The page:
The first thing one notices about this disc is the attractive sound, rounded yet detailed; the second is that the playing of the orchestra is stylish; last but not least, the soloist's first entry tells us that he, too, is a fine player. Rainer Kussmaul's name was unknown to me, but a note on the jewel-case says that he is about to become leader of the Berlin Philharmonic Orchestra. He produces a lovely sound on what sounds like an excellent instrument, and phrases gracefully: altogether this is most enjoyable Haydn playing.
Not many string quartets play on period instruments, perhaps because the public for this music is not familiar with their sound, but also because much of the string quartet repertoire goes beyond the period that these instruments usually cover. The Festetics is one of the few top-rank quartets that does use such instruments, and has focused on the late 18th and early 19th century repertoire - Haydn, Schubert and Mozart - though they have also recorded works by other composers, such as Liszt.
There is a noticeable difference in the sound of this ensemble when comparing it with other quartets. The instruments are more trenchant, the sound is more limpid, and the texture less homogeneous. It is far easier for such an ensemble to create a sound of four instruments interacting, as opposed to a unitary sound that is a mixture of those instruments.
What a versatile artist Steven Isserlis is. Having made his name as a sympathetic interpreter of a wide variety of romantic and modern music, here he shows he can be just as persuasive in eighteenth-century repertoire. His stylistic awareness is evident in beautiful, elegant phrasing, selective use of vibrato and varied articulation, giving an expressive range that never conflicts with the music’s natural language. In the cello concertos he is helped by an extremely sensitive accompaniment, stressing the chamber musical aspects of Haydn’s pre-London orchestral writing. The soft, intimate sonority at 3'06'' in the first movement of the D major is a typical example. The Adagios are taken at a flowing speed, but Isserlis’s relaxed approach means they never sound hurried. The Allegro molto finale of the C major Concerto, on the other hand, sounds poised rather than the helter-skelter we often hear. In his understanding of the music, Isserlis is a long way ahead of Han-na Chang, whose version places the emphasis on fine, traditional-style cello playing. Mork’s vivacious, imaginative performances characterize the music very strongly, but my preference would be for Isserlis’s and Norrington’s lighter touch and greater refinement.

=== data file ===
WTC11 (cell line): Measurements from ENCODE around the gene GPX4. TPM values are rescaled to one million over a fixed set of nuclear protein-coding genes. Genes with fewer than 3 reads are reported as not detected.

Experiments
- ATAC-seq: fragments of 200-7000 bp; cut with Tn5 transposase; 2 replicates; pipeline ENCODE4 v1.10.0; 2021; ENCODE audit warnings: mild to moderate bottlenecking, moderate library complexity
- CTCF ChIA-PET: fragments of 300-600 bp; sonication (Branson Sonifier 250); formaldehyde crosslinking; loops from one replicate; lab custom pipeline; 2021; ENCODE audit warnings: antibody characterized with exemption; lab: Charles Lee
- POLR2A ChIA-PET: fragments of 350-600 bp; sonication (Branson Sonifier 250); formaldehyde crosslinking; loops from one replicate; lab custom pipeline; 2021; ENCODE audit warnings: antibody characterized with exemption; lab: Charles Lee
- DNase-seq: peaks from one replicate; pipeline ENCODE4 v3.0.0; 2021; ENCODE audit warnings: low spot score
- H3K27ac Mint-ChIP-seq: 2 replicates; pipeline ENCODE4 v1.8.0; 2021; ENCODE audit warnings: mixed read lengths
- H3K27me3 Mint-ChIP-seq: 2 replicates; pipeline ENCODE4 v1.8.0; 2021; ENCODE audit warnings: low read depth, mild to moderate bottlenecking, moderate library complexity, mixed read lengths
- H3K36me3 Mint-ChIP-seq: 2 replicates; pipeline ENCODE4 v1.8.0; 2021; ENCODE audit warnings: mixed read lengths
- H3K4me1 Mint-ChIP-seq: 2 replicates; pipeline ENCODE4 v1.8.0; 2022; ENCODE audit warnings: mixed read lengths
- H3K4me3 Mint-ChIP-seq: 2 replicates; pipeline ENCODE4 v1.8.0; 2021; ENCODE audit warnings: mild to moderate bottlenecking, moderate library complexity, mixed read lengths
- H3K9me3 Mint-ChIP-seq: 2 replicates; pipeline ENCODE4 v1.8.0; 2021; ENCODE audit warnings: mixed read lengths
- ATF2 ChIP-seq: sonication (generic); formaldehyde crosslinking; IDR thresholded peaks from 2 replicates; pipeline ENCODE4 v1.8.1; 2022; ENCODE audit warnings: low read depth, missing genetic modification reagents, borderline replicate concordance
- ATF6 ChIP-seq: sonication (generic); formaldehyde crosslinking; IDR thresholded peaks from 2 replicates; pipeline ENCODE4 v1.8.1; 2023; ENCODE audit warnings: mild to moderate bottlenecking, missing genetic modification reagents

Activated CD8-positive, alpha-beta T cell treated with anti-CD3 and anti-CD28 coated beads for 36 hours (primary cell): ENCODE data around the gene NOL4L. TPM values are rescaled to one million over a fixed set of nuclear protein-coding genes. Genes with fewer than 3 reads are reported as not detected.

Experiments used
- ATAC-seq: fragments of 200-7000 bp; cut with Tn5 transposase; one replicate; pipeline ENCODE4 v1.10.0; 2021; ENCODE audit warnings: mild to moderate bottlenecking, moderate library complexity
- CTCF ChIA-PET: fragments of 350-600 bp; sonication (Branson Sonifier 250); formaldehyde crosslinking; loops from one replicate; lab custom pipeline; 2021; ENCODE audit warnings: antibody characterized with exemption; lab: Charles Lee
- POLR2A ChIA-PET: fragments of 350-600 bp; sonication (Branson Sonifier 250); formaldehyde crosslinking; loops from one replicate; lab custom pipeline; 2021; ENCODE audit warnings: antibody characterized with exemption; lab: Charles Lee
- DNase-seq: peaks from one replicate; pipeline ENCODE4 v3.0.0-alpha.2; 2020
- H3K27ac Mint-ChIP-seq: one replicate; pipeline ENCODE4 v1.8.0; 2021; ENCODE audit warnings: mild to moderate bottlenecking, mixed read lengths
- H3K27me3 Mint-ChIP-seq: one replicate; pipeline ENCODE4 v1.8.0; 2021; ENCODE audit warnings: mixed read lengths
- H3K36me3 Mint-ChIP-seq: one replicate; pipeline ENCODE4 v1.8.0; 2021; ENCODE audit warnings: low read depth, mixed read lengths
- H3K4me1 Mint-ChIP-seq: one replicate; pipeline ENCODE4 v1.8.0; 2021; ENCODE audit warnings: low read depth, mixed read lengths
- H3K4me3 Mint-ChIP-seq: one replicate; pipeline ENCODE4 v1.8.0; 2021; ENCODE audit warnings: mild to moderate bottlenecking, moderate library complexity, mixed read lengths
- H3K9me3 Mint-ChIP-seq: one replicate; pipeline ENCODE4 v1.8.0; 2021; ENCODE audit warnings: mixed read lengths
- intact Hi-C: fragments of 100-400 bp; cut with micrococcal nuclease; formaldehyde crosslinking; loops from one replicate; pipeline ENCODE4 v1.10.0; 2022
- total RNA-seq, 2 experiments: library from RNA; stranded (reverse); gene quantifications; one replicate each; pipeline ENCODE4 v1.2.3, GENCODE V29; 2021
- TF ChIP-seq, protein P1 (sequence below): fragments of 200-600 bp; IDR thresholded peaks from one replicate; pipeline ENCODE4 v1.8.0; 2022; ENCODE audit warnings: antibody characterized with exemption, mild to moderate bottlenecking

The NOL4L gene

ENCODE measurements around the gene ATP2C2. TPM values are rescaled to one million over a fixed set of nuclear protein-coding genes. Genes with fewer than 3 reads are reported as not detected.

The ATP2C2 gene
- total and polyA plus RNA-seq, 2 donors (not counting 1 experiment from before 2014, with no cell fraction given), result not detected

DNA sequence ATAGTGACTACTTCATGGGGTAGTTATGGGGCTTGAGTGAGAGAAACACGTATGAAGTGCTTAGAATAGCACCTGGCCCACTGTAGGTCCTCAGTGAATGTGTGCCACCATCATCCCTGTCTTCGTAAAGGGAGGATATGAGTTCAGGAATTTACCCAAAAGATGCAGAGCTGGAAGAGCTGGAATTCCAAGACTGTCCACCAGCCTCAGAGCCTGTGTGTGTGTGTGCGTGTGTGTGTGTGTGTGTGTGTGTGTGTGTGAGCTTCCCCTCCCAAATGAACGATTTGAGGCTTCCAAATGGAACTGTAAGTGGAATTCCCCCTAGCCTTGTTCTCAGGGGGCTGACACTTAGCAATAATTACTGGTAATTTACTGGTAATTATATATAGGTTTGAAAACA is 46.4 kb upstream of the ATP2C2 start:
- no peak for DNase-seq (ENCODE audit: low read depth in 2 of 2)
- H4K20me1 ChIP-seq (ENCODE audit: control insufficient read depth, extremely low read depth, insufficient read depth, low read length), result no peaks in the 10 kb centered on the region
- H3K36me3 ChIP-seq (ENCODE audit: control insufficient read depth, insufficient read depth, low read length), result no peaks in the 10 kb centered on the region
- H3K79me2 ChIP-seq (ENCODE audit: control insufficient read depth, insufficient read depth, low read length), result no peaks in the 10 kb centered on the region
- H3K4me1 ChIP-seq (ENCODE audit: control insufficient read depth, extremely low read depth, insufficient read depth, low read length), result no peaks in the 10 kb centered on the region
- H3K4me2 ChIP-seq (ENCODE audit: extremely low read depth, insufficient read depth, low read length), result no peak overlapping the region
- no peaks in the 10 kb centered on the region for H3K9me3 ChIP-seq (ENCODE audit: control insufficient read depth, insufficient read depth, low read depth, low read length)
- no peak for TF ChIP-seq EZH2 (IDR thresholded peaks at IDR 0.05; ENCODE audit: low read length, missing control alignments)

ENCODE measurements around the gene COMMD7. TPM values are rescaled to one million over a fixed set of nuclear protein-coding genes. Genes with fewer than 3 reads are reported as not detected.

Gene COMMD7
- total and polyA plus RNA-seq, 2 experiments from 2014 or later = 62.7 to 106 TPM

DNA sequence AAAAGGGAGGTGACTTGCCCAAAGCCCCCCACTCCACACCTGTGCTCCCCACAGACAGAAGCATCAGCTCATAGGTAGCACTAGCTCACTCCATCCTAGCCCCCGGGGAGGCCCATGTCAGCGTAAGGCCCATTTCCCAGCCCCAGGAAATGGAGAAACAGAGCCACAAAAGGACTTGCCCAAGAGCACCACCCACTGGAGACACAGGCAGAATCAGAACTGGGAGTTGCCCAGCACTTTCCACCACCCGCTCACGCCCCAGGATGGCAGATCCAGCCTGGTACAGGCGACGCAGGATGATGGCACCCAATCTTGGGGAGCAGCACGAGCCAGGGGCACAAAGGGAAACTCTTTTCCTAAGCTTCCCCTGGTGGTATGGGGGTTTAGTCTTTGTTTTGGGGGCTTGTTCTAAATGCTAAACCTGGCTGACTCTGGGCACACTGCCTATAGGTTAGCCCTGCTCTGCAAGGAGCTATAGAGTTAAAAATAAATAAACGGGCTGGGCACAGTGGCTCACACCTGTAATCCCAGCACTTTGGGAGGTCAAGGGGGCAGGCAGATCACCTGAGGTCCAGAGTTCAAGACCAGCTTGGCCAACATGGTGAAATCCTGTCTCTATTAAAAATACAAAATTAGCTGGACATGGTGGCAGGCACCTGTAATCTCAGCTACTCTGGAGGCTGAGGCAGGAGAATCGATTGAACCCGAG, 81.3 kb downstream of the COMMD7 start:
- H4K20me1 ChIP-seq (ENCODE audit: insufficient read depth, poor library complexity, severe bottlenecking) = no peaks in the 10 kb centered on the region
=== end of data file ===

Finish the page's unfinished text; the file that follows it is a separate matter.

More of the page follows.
This warmly recorded, naturally balanced disc is delightful. The Minetti Quartet offers three late Haydn masterpieces, played with plenty of high spirits and, in the slow movements, a fresh songfulness (both Opp. 64's and 76's are marked "cantabile") that's most affecting. There's practically nothing to criticize here. Highlights include the really zippy final prestos of Opp. 64 and 76, and the intense Largo assai of the "Rider" quartet. In the finale of the latter, the group's articulation is a touch clipped in the main theme, and as a result the music doesn't quite speak as it should, but better too much energy than too little. The minuet (really a scherzo) of Op. 76 also is terrific, smooth as silk until Haydn's disruptive syncopation sets in. If you're looking for a very attractive single-disc collection of late Haydn quartets, I can recommend this without hesitation. Playing time is a bit short–under an hour–so there was still room for another full quartet, but if this doesn't concern you terribly, then go for it.